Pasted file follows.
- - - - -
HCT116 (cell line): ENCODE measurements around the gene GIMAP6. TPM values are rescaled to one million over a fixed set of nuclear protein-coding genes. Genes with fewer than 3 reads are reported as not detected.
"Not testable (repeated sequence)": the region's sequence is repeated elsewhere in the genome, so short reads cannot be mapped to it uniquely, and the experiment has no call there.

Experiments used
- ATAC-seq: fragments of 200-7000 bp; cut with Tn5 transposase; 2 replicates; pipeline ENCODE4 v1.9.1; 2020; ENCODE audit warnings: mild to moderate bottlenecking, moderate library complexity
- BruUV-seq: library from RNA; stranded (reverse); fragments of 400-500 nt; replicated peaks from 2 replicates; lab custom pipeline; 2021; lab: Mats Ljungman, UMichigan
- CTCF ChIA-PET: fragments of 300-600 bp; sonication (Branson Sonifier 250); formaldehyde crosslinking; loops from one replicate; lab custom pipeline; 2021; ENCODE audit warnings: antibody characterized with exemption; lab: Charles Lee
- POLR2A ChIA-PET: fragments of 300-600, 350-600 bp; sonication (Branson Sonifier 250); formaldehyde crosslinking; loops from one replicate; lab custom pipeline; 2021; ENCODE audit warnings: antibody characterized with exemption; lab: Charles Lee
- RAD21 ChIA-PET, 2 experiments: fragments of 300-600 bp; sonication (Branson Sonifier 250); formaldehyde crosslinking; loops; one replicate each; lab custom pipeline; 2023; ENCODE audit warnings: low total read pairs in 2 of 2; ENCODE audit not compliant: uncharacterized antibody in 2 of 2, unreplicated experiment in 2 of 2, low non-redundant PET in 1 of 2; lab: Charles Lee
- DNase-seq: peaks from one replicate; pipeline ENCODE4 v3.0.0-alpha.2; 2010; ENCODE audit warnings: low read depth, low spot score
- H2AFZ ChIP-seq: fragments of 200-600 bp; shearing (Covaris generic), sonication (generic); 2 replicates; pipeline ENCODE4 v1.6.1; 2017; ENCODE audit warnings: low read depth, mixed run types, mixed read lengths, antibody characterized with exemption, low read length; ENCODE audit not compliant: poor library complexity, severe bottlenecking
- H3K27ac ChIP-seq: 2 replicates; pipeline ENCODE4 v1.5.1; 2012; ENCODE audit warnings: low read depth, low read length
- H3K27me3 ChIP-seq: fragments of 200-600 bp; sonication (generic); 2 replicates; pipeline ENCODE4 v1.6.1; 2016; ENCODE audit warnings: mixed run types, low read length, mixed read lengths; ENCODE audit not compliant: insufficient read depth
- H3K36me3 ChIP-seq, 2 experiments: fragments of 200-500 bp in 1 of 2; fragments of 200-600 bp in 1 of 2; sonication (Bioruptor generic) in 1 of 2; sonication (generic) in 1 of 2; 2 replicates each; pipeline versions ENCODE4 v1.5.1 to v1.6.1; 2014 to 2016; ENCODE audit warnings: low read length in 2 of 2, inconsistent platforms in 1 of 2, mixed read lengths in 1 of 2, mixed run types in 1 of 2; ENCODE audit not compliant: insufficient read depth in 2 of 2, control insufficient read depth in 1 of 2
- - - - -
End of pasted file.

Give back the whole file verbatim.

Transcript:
HCT116 (cell line): ENCODE measurements around the gene GIMAP6. TPM values are rescaled to one million over a fixed set of nuclear protein-coding genes. Genes with fewer than 3 reads are reported as not detected.
"Not testable (repeated sequence)": the region's sequence is repeated elsewhere in the genome, so short reads cannot be mapped to it uniquely, and the experiment has no call there.

Experiments used
- ATAC-seq: fragments of 200-7000 bp; cut with Tn5 transposase; 2 replicates; pipeline ENCODE4 v1.9.1; 2020; ENCODE audit warnings: mild to moderate bottlenecking, moderate library complexity
- BruUV-seq: library from RNA; stranded (reverse); fragments of 400-500 nt; replicated peaks from 2 replicates; lab custom pipeline; 2021; lab: Mats Ljungman, UMichigan
- CTCF ChIA-PET: fragments of 300-600 bp; sonication (Branson Sonifier 250); formaldehyde crosslinking; loops from one replicate; lab custom pipeline; 2021; ENCODE audit warnings: antibody characterized with exemption; lab: Charles Lee
- POLR2A ChIA-PET: fragments of 300-600, 350-600 bp; sonication (Branson Sonifier 250); formaldehyde crosslinking; loops from one replicate; lab custom pipeline; 2021; ENCODE audit warnings: antibody characterized with exemption; lab: Charles Lee
- RAD21 ChIA-PET, 2 experiments: fragments of 300-600 bp; sonication (Branson Sonifier 250); formaldehyde crosslinking; loops; one replicate each; lab custom pipeline; 2023; ENCODE audit warnings: low total read pairs in 2 of 2; ENCODE audit not compliant: uncharacterized antibody in 2 of 2, unreplicated experiment in 2 of 2, low non-redundant PET in 1 of 2; lab: Charles Lee
- DNase-seq: peaks from one replicate; pipeline ENCODE4 v3.0.0-alpha.2; 2010; ENCODE audit warnings: low read depth, low spot score
- H2AFZ ChIP-seq: fragments of 200-600 bp; shearing (Covaris generic), sonication (generic); 2 replicates; pipeline ENCODE4 v1.6.1; 2017; ENCODE audit warnings: low read depth, mixed run types, mixed read lengths, antibody characterized with exemption, low read length; ENCODE audit not compliant: poor library complexity, severe bottlenecking
- H3K27ac ChIP-seq: 2 replicates; pipeline ENCODE4 v1.5.1; 2012; ENCODE audit warnings: low read depth, low read length
- H3K27me3 ChIP-seq: fragments of 200-600 bp; sonication (generic); 2 replicates; pipeline ENCODE4 v1.6.1; 2016; ENCODE audit warnings: mixed run types, low read length, mixed read lengths; ENCODE audit not compliant: insufficient read depth
- H3K36me3 ChIP-seq, 2 experiments: fragments of 200-500 bp in 1 of 2; fragments of 200-600 bp in 1 of 2; sonication (Bioruptor generic) in 1 of 2; sonication (generic) in 1 of 2; 2 replicates each; pipeline versions ENCODE4 v1.5.1 to v1.6.1; 2014 to 2016; ENCODE audit warnings: low read length in 2 of 2, inconsistent platforms in 1 of 2, mixed read lengths in 1 of 2, mixed run types in 1 of 2; ENCODE audit not compliant: insufficient read depth in 2 of 2, control insufficient read depth in 1 of 2